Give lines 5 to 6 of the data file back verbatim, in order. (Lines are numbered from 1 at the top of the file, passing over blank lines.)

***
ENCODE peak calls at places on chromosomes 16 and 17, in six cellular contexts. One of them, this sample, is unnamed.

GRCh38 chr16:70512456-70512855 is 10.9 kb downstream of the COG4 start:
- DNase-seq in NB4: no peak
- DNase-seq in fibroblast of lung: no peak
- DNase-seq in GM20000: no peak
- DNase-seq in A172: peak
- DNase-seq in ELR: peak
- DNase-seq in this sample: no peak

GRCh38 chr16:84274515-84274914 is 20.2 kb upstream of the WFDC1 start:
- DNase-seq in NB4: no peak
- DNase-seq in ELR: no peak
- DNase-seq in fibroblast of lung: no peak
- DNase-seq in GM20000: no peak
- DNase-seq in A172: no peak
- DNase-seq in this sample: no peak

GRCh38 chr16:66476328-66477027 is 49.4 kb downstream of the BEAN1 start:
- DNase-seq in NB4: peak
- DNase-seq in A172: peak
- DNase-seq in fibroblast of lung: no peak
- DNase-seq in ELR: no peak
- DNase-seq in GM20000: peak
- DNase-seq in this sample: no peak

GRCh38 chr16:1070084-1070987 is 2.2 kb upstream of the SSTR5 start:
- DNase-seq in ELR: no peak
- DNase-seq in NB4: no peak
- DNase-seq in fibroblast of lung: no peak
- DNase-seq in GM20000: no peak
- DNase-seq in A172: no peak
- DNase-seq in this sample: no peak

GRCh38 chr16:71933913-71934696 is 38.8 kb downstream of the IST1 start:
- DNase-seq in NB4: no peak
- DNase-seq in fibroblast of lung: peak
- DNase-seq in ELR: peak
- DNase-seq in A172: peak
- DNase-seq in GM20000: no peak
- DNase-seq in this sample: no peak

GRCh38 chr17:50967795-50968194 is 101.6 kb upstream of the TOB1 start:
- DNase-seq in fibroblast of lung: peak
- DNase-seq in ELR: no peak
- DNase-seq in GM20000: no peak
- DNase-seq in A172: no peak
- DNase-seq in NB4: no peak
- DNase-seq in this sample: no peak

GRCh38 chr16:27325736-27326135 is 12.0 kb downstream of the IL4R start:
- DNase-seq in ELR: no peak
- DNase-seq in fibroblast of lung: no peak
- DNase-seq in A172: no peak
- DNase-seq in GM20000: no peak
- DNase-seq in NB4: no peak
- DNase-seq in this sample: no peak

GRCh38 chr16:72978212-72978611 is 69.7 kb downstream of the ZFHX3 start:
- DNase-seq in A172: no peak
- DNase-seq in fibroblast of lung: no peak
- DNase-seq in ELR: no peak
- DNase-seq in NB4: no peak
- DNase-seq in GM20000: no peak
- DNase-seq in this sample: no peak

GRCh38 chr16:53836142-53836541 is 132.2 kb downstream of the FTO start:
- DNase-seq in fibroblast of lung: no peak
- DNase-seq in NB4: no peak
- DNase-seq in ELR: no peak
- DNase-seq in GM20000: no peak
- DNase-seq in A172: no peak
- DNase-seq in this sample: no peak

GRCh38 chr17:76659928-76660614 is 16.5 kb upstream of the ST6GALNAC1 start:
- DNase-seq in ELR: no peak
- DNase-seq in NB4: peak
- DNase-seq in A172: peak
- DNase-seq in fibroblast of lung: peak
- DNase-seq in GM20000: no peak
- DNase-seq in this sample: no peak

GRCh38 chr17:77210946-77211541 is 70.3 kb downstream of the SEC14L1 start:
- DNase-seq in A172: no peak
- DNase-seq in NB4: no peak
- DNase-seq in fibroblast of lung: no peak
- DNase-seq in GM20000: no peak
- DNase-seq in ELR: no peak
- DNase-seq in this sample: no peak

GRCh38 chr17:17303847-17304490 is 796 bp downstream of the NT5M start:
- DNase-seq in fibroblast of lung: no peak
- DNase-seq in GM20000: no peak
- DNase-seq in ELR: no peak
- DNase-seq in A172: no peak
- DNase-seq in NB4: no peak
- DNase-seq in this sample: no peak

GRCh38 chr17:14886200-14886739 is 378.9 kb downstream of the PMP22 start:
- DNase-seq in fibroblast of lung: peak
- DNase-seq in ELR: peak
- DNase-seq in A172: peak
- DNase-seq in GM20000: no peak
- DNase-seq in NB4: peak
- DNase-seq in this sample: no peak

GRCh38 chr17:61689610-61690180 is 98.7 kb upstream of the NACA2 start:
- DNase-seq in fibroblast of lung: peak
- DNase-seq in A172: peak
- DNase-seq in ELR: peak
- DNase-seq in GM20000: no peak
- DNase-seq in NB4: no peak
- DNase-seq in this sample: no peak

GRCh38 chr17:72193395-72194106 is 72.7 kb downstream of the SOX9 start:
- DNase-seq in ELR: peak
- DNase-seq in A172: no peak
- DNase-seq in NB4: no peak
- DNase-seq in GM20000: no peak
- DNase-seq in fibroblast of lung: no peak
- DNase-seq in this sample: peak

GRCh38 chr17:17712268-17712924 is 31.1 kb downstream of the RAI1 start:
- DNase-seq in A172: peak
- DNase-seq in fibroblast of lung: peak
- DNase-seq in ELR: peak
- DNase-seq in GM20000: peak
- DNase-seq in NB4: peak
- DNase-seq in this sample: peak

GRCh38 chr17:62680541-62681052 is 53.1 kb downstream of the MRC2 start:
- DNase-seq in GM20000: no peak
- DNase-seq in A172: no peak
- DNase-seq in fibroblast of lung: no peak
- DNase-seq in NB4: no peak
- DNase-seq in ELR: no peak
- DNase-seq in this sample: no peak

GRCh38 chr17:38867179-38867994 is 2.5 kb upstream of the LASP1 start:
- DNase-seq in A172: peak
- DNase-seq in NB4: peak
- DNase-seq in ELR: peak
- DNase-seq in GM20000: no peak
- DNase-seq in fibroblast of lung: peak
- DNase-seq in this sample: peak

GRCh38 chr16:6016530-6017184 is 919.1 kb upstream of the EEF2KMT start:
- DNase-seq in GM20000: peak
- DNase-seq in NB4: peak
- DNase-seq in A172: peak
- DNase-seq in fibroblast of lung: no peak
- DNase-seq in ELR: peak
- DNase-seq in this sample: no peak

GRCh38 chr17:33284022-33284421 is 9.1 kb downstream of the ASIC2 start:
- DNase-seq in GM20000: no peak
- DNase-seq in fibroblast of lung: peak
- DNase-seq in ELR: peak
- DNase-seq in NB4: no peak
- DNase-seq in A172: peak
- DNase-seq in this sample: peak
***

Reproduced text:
- DNase-seq in GM20000: no peak
- DNase-seq in A172: peak